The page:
Literature on neighborhood effects on health largely employs non-experimental study designs and does not typically test specific neighborhood mediators that influence health. We address these gaps using the Moving to Opportunity (MTO) housing voucher experiment. Research has documented both beneficial and adverse effects on health in MTO, but mediating mechanisms have not been tested explicitly. We tested mediation of MTO effects on youth asthma (n=2829). MTO randomized families living in public housing to an experimental group receiving a voucher to subsidize rental housing, or a control group receiving no voucher, and measured outcomes 4-7 years following randomization. MTO had a harmful main effect vs. controls for self-reported asthma diagnosis (b=0.24, p=0.06), past-year asthma attack (b=0.44, p=0.02), and past-year wheezing (b=0.17, p=0.17). Using Inverse Odds Weighting mediation we tested mental health, smoking, and four housing dimensions as potential mediators of the MTO-asthma relationship. We found no significant mediation overall, but mediation may be gender-specific. Gender-stratified models displayed countervailing mediation effects among girls for asthma diagnosis by smoking (p=0.05) and adult-reported housing quality (p=0.06), which reduced total effects by 35% and 42% respectively. MTO treatment worsened boys' mental health and mental health reduced treatment effects on asthma diagnosis by 27%. Future research should explore other potential mediators and gender-specific mediators of MTO effects on asthma. Improving measurement of housing conditions and other potential mediators may help elucidate the "black box" of neighborhood effects.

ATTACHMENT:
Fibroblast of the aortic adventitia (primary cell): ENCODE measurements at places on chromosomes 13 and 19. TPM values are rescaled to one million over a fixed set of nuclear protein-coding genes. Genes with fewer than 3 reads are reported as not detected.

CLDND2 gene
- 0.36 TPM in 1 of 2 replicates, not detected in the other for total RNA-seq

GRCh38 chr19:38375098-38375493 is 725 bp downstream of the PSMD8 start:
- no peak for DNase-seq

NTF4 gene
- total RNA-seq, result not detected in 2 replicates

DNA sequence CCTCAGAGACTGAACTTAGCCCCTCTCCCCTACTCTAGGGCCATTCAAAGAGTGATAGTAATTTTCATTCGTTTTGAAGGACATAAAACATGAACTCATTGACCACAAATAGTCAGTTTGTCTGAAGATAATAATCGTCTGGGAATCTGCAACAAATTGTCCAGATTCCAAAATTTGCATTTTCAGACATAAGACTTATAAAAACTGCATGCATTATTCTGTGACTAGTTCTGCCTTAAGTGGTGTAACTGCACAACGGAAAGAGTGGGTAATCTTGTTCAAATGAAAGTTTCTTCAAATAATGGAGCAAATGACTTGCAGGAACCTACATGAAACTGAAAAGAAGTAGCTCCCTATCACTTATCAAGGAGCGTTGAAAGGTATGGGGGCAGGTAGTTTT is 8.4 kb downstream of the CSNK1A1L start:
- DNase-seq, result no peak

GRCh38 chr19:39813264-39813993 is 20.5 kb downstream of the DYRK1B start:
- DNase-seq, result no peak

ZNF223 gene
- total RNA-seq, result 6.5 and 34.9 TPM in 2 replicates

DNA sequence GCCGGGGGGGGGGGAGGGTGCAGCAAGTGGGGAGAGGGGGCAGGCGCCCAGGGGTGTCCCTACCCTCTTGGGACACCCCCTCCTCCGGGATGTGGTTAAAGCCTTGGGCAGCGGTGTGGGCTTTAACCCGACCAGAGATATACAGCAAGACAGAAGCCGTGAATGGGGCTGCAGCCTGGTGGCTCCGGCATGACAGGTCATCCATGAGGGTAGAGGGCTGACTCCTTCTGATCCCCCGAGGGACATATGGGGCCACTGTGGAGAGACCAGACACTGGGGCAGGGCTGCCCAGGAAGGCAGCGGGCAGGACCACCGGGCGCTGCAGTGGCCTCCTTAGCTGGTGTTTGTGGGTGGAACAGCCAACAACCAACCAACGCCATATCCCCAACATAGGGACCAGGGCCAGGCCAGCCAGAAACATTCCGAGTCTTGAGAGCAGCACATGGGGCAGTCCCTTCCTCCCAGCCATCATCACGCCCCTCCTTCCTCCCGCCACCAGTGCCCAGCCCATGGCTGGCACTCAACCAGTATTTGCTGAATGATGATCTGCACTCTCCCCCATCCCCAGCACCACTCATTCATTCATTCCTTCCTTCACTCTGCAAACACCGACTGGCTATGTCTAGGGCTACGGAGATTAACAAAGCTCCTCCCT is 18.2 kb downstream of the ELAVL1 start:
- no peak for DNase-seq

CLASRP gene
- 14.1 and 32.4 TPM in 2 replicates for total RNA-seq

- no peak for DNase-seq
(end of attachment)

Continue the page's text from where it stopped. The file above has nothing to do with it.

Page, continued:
Bibliographical noteFunding Information:
This work was supported by NIH grants R01MD006064 and R21HD066312 (Dr. Osypuk, PI). Funders did not have any role in design or conduct of the study; collection, management, analysis, or interpretation of the data; or preparation, review, or approval of the manuscript. We thank Eric Tchetgen Tchetgen, PhD for his analytic guidance, and Megan Sandel, MD for her early contributions to this manuscript.
- Housing mobility